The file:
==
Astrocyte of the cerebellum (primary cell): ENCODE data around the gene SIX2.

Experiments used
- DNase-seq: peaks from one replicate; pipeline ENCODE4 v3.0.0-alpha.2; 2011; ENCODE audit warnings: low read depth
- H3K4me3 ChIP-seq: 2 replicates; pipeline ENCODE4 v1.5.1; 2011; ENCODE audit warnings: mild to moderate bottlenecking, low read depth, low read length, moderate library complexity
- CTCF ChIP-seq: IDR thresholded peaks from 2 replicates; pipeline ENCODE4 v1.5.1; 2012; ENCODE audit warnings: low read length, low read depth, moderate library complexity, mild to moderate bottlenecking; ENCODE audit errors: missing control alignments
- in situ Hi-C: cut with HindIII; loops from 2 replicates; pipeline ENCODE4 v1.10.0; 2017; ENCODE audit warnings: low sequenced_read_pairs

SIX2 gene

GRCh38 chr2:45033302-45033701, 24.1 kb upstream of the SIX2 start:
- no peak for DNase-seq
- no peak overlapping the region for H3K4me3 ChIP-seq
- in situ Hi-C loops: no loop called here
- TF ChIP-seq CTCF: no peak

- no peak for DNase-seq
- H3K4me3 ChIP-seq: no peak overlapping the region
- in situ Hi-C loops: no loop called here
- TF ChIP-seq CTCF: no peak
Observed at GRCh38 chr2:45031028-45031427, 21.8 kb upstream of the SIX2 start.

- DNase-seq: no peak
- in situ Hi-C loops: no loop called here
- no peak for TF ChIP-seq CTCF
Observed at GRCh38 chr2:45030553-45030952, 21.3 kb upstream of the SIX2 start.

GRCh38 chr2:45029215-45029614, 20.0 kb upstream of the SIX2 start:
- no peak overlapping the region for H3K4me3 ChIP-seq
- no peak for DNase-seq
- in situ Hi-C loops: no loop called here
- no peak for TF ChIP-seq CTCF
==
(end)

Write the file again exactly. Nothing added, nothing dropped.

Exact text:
Astrocyte of the cerebellum (primary cell): ENCODE data around the gene SIX2.

Experiments used
- DNase-seq: peaks from one replicate; pipeline ENCODE4 v3.0.0-alpha.2; 2011; ENCODE audit warnings: low read depth
- H3K4me3 ChIP-seq: 2 replicates; pipeline ENCODE4 v1.5.1; 2011; ENCODE audit warnings: mild to moderate bottlenecking, low read depth, low read length, moderate library complexity
- CTCF ChIP-seq: IDR thresholded peaks from 2 replicates; pipeline ENCODE4 v1.5.1; 2012; ENCODE audit warnings: low read length, low read depth, moderate library complexity, mild to moderate bottlenecking; ENCODE audit errors: missing control alignments
- in situ Hi-C: cut with HindIII; loops from 2 replicates; pipeline ENCODE4 v1.10.0; 2017; ENCODE audit warnings: low sequenced_read_pairs

SIX2 gene

GRCh38 chr2:45033302-45033701, 24.1 kb upstream of the SIX2 start:
- no peak for DNase-seq
- no peak overlapping the region for H3K4me3 ChIP-seq
- in situ Hi-C loops: no loop called here
- TF ChIP-seq CTCF: no peak

- no peak for DNase-seq
- H3K4me3 ChIP-seq: no peak overlapping the region
- in situ Hi-C loops: no loop called here
- TF ChIP-seq CTCF: no peak
Observed at GRCh38 chr2:45031028-45031427, 21.8 kb upstream of the SIX2 start.

- DNase-seq: no peak
- in situ Hi-C loops: no loop called here
- no peak for TF ChIP-seq CTCF
Observed at GRCh38 chr2:45030553-45030952, 21.3 kb upstream of the SIX2 start.

GRCh38 chr2:45029215-45029614, 20.0 kb upstream of the SIX2 start:
- no peak overlapping the region for H3K4me3 ChIP-seq
- no peak for DNase-seq
- in situ Hi-C loops: no loop called here
- no peak for TF ChIP-seq CTCF